Professor Honeycutt

Roots of Western Thought

March 31, 2014


Books I-IV of Plato’s Republic are centered around a discussion on justice. Socrates and his companions desire to define justice and because of this desire to discover what it is justice means and put that into words, their conversation develops and changes as they continue to find fault in their own definitions.  Although the idea of justice becomes the main focus of Republic, neither Socrates nor his companions seem to have begun their evening with the intentions of defining justice.  The whole conversation begins with the head of the house, Cephalus, discussing his old age with Socrates.

Cephalus first mentions his old age when he greets Socrates and encourages him to visit more often because he has grown too old to easily travel. He also tells ,Socrates that he no longer enjoys corporal pleasures as he used to and rather prefers the pleasures of conversation (1. 328D). Socrates assures Cephalus that he enjoys his company with the notion that, “I enjoy talking with those who are very old very much, for it seems to me one ought to learn from them”(1. 328E). In this statement Socrates recognizes a clear distinction between older people and younger people and he also separates himself from Cephalus using age as a distinction. This statement also implies that Socrates recognizes that with age comes a certain kind of wisdom that is only attained through the process of growing old.

Socrates asks Cephalus about his view on old age now that he is “on the door step out of old age” (1. 328E).  Both Socrates and Cephalus recognize that Cephalus is nearing the end of his life and therefore has a point of view unlike that of Socrates who still has many years before him. Cephalus speaks to him of how often when he gathers with other men of his age they spend their time reminiscing on days gone by and recalling their sexual escapades, drunken evenings, and feasts of plenty (1. 329B). They act as though that was when they were the most alive and now they are merely waiting to die. Cephalus however does not share this view. He mentions the poet Sophocles who said that growing old was “as if I had run away from some raging savage master” (1. 329D). Cephalus goes on to explain this by saying that old age is indeed an escape from the uncontrollable desires one faces in their youth.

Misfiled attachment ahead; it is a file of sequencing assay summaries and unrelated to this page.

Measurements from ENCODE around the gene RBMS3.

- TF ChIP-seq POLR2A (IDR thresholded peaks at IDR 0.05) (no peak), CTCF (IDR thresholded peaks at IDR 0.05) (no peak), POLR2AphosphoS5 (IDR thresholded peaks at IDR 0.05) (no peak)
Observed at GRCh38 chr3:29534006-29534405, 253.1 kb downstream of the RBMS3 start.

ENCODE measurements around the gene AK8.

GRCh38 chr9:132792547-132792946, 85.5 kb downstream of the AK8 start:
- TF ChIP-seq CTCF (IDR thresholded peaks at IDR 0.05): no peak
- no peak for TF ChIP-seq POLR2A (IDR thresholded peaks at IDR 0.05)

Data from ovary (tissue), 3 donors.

Cephalus next addresses the unhappiness many people feel towards growing old. He says that the cause for such feelings is “not old age, but the dispositions of the people. For if they are orderly and peaceable, even old age is a burden within bounds. But if they aren’t, both old age and youth turn out hard for such a person” (1. 329D). In this statement Cephalus connects one’s reaction to growing old with their character. He seems to indicate that if they are at peace with themselves and who they are then growing old is bearable and even enjoyable, but if they are not then not only is old age difficult but their whole lives are.

Socrates counters Cephalus’s remarks on disposition by claiming that the reason he has taken so easily to growing old is his great wealth (1. 330A).  Cephalus concedes that being rich does indeed help but he maintains “neither would someone who is not decent, even though they were rich, would ever come to be at peace with himself” (1. 330A).  The conversation takes an important turn towards the definition of justice when Socrates asks Cephalus, “What do you suppose is the greatest gift you’ve enjoyed from possessing your great wealth?” (1. 330D). This question prompts Cephalus to discuss how when someone nears death they begin to worry and care about things that have not entered their mind for many years.  As people age they begin to reflect on their lives and the people they have wronged. Cephalus says that, “one who finds many injustices of his own in his life even wakes up often from sleep in terror, the way children do, and he lives in an expectation of evil. But to one who is conscious of no injustice in himself, a pleasant and good hope is always present to nourish his old age” (1. 331A) In this statement Cephalus recognizes that with old age comes the fear of punishment for the injustices that one has committed throughout their life. The imminent threat of death raises the question of whether or not one has lived a just life. Wealth has allowed Cephalus to live a just life because it has allowed him to pay back what he has owed and to not be in debt to any man. This leads to the first definition of justice seen in the Republic, which is “to tell the truth and give back what one takes” (1. 331C).

The first definition of justice is quickly discounted, but nonetheless it is the impetus for the rest of the discussion.  Without first discussing old age the conversation may have gone in a very different direction and the issue of justice may have never been addressed at all. Old age is an interesting place to have started this conversation and it may reveal something about the idea of justice. In growing old one reflects on their life and the injustices they may have committed and the punishment they might receive because of it.  This in itself reveals the desire humans have to live a just life and the notion that justice in itself is rewarded and injustice is punished. It also indicates that to be just is the most important part of one’s character because in the end it is the sole way one is judged.


The Justice in Lying

Socrates and the other men are conversing and believe that the gods and their tales should be eradicated from the poems and the education of young people because the gods are lustrous creatures that punish humans for the same crimes that they themselves commit. If a god, such as Zeus were to rape a woman it would be deemed acceptable, but if a human were to do it, it would be deemed unacceptable. It would be contradictory for this to be brought into the education of young people because they would hear of the gods doing things that they themselves weren’t able to do. So if there are no gods, one has to keep social order in this city in some way. Socrates introduces the noble lie as a way of keeping order in society.